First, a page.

Strata //

Album label: 
Release date: 
Recording location: 
IBeam, Brooklyn, NY, USA
Recording date: 
Tuesday, May 20, 2014
Artwork design: 
Carlo Costa
Mastering engineer: 
Jim Clouse
Mixing engineer: 
Nathaniel Morgan
Recording engineer: 
Jon Rosenberg
  • 1. Strata (44:20)

Kyungmi Lee - flute, piccolo flute
Joe Moffett - trumpet
Ben Gerstein - trombone
Dan Peck - tuba
Jonathan Moritz - tenor and soprano saxophones
Nathaniel Morgan - alto saxophone
Jean-Brice Godet - clarinet, bass clarinet
Miranda Sielaff - viola
Todd Neufeld - acoustic guitar
Jesse Stacken - piano
Sean Ali - double bass
Pascal Niggenkemper - double bass
Carlo Costa - percussion

Carlo Costa’s thirteen-piece ensemble Acustica is dedicated to exploring a wide array of timbres and textures with the use of acoustic instruments. The ensemble focuses on performing Carlo’s compositions which make use of a variety of types of notation ranging from traditional to graphic, along with utilizing improvisation to varying degrees and in disparate ways. For this ensemble Carlo picked some of his closest collaborators along with musicians who share his sensitivity toward space and sound.

“The title of this piece refers to the layers of sedimentary rock and soil, known as strata (singular: stratum), which can be observed as horizontal stripes of different colored or differently structured material in cliffs, river banks or in excavations. In this piece the idea was to utilize layers of sound in different combinations ranging from spare single layers to densely stacked multiple layers while retaining a level of transparency throughout. The recurring material is presented in different contexts and each time takes a different place in the layers creating the effect of a change of perspective in the aural space.” - Carlo Costa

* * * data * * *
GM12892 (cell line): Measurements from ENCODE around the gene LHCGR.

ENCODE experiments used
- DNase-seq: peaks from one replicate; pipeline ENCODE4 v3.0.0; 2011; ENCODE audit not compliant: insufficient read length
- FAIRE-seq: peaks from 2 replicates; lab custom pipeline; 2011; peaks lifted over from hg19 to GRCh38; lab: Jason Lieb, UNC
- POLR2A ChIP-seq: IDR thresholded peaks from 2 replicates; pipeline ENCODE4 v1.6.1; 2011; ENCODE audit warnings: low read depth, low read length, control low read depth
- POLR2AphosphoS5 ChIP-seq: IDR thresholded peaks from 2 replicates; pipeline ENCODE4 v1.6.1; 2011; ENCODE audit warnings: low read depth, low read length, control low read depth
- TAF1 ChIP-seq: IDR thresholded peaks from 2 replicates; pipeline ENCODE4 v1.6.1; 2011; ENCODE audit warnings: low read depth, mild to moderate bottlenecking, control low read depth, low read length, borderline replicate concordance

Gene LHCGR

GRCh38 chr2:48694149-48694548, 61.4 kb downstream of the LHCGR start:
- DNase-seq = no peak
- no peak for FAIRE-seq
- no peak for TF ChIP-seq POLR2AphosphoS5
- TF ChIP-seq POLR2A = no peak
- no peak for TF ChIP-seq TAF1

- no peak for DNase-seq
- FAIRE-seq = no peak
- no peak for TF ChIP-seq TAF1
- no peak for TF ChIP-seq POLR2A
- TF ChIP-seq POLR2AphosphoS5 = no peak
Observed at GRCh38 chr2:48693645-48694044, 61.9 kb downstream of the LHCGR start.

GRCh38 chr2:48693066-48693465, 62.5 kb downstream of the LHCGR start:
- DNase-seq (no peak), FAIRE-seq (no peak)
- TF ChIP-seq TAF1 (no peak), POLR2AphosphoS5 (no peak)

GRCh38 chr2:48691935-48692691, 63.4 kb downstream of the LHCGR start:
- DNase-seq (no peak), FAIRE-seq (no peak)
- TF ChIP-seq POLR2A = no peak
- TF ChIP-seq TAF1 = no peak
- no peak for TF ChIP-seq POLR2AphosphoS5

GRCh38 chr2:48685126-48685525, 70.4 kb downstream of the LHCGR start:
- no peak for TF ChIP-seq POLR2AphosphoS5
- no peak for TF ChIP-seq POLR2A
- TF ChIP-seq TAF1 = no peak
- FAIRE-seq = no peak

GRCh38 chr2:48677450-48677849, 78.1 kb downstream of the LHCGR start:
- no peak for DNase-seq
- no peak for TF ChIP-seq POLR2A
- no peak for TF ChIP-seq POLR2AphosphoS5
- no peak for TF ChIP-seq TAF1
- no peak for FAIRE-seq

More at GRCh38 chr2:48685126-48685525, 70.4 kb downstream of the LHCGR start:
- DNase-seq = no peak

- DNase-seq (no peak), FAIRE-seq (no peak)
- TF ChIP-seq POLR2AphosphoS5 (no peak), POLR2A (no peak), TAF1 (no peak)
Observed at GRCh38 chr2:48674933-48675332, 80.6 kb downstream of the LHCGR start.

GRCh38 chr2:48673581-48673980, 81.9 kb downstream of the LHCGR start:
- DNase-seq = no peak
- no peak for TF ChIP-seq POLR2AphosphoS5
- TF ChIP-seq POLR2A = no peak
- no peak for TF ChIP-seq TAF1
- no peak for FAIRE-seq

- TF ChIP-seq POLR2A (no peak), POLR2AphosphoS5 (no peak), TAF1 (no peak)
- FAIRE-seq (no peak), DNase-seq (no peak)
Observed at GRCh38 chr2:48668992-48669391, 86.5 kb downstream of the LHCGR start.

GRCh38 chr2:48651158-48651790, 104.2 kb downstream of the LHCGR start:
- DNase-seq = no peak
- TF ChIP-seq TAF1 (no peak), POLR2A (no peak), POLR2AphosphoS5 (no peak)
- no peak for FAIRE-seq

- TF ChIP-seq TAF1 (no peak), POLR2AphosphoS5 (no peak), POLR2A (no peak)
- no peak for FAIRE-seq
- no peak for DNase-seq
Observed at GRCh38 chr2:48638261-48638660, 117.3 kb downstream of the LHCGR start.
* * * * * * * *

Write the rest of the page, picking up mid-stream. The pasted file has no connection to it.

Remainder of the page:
The Wire
“Layers of sedimentary rock and soil, viewed in cross-section, inspired percussionist and composer Carlo Costa to conceive Strata, a 45 minute excavation of texture and timbre, recorded live at Brooklyn’s Ibeam performance space in 2014. Costa and 12 other acoustic instrumentalists gently sift through the sonic shingle, which is thinly scattered or banked in more densely compounded layers. Overall Strata has the open-cast feel of a guided improvisation, an air of being loosely coordinated rather than a close-knit composition. Its structuring is obvious nonetheless: motifs recur, surfacing in different voices, jutting from a variety of contexts, helping to bond more elusive or abstracted material into a coherent and attractive form. Delicate acoustic guitar figures carry as much weight in the mix as double bass, trombone, trumpet or tenor sax. That carefully maintained balance and clarity suits the simplicity of the underlying idea. The result is satisfying music, worth returning to.”

Free Jazz Blog
“Carlo Costa’s website states that the ultimate result of the piece would be to create “the effect of a change of perspective in the aural space.” I think that Costa and the musicians involved were largely successful in doing so; listening to it is like occupying a palace of sound, in which the floors and staircases are constantly shifting, and doors that you intended to go through disappear, only to reappear in other places entirely. However, there is never a sense of chaos or turbulence - the movements here are glacial, deliberate, and frequently imperceptible. For a piece that utilizes thirteen musicians, it’s surprisingly minimalistic. The emotions and sensations that it conjures up, on the other hand, are immense."

“Le souci du détail dans chaque phase, chaque couche (souffle, murmure, frottement…) est passionnant à découvrir, à l’image de la pochette, qui peut donner le torticolis mais qui est représentative de l’univers musical d’un groupe qu’il faudra suivre avec intérêt.” (January 1, 2016)

New York City Jazz Record
“Costa’s dexterous arranging skills are confirmed in the composition’s final minutes. Following Kyungmi Lee’s upsetting piccolo shrills and factory-whistle-like clangor from the reeds, Jesse Stacken’s relaxed, half-speed piano chording soothes the narrative back to serenity. As he plays, there’s the sudden realization that this leitmotif has been expressed in variants throughout the piece. Stacken’s final notes explicitly link to the original theme and associate the exposition and conclusion as effectively as a reusable plastic storage bag is resealed.” (January 1, 2016)